May we forever stand,
true to our God,
true to our native land.
Manhattan Beach Mayor Steve Napolitano waited behind a microphone while the final verse of “The Black National Anthem” floated over the grassy hillside of Bruce’s Beach Park, down toward the multimillion-dollar homes abutting the Strand, and finally over the deep blue of the Pacific Ocean.
“I’m feeling like a race car driver,” the white man confessed to the mostly white crowd gathered in a spot that had been a haven for Black beachgoers before the city of Manhattan Beach stole it using a racist act of eminent domain.
“Know what that feels like?” Napolitano continued. “Everyone’s just there waiting to see if you crash and burn.”
He did neither on Saturday morning. A long-planned ceremony to dedicate a new plaque — one that describes the many injustices done to Willa and Charles Bruce and several other Black families that, a century ago, owned the beachfront land and ran businesses on it — went surprisingly well.
The mayor even did what the rest of the Manhattan Beach City Council has stubbornly refused to do. He said he’s sorry.
“I’ve heard all the excuses,” he said. “ ‘The families were compensated. It was a long time ago. An apology is an admission of guilt and apology will mean lawsuits.’ Nonsense. All of them. I can apologize on my own, and so right now, I do.”
But — to extend Napolitano’s race car analogy a little further — getting to this place that feels like a finish line in the decades-long saga over Bruce’s Beach has been one hell of a bumpy ride. And yes, the city has crashed and burned more than a few times.
The story of what happened to the Bruces and the other Black families has always been known in Manhattan Beach but rarely talked about, like an open secret. Even as historians pointed out facts over the years, residents and elected officials ignored them. They wanted to forget the past and their city’s contribution to the American-as-apple-pie practice of terrorizing Black people and depriving us of generational wealth.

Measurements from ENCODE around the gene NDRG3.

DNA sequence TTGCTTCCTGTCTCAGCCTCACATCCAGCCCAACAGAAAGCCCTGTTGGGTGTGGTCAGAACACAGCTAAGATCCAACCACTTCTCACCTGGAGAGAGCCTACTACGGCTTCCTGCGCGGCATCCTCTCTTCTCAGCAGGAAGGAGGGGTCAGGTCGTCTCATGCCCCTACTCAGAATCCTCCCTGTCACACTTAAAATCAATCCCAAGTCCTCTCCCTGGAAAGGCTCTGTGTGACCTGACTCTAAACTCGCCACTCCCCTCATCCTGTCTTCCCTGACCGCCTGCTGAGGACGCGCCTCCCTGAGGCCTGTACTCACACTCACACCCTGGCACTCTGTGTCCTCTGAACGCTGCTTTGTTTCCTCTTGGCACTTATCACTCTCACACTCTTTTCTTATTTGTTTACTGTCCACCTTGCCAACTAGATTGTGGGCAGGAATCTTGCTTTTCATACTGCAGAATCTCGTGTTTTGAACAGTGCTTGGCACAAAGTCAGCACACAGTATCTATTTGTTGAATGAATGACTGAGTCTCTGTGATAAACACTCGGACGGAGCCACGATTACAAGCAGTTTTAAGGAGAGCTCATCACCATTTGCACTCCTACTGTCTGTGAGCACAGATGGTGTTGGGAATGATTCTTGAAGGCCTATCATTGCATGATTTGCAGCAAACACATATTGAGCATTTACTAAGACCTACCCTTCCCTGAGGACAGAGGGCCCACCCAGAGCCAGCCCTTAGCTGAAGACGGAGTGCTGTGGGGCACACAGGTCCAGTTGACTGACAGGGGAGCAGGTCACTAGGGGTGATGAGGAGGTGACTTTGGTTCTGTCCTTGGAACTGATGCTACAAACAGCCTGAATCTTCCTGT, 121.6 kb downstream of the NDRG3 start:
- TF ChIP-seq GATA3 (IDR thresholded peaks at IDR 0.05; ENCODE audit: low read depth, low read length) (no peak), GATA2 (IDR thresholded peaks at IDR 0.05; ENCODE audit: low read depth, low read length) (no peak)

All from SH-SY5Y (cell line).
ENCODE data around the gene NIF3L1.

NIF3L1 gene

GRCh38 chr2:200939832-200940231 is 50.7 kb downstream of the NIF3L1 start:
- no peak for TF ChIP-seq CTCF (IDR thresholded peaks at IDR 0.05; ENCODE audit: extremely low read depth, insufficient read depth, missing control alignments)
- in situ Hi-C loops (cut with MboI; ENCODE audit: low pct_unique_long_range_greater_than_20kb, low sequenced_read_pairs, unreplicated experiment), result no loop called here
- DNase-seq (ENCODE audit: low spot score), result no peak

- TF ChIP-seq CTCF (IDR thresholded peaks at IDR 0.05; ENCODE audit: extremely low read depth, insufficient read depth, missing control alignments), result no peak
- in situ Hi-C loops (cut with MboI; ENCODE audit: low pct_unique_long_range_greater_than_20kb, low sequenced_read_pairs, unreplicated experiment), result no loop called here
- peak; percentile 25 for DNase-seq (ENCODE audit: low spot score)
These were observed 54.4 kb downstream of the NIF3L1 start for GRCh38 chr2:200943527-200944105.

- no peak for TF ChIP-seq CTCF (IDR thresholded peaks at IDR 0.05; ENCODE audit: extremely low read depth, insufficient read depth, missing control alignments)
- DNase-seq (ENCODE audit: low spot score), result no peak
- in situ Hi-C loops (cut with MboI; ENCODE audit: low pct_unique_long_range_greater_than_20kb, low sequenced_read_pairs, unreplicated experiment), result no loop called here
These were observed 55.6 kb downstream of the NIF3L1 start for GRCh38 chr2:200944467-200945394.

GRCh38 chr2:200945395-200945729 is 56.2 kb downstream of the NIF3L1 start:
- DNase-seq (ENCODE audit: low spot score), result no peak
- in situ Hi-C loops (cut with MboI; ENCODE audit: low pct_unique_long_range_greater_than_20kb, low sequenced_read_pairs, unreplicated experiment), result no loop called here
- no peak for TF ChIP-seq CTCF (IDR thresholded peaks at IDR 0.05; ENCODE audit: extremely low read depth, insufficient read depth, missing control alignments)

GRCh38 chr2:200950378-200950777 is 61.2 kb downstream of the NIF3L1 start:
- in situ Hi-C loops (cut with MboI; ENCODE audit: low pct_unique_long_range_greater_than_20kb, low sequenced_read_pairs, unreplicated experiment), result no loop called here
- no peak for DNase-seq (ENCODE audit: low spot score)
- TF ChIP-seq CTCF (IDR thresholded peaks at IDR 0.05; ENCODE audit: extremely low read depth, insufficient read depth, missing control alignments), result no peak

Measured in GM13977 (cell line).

It was only because of a group of irrepressible Black activists and the urgency of the pandemic-era racial reckoning that forced Bruce’s Beach permanently into the public dialogue.
So, it’s telling that those Black activists were nowhere to be found on Saturday. The same with the Black elected officials who attended previous ceremonies at Bruce’s Beach Park, including one in which Gov. Gavin Newsom symbolically handed over ownership of the beachfront property to members of the Bruce family. Not even the city’s first — and only — Black mayor, Mitch Ward, attended.
And vice versa, many of the white elected officials who were there Saturday refused to come to those previous ceremonies.
“The story of Bruce’s Beach,” Napolitano said at one point, drawing nods from the many white members of the Manhattan Beach City Council, “parallels the story of racism in America in the early part of the last century.”
And indeed it does.
But what Napolitano seemed unwilling to reckon with is that the story of Manhattan Beach parallels the story of racism in America in the early part of this century. It’s the story of how white people, used to being in power and being able to decide what history the rest of us should care about, are being forced to confront a changing country.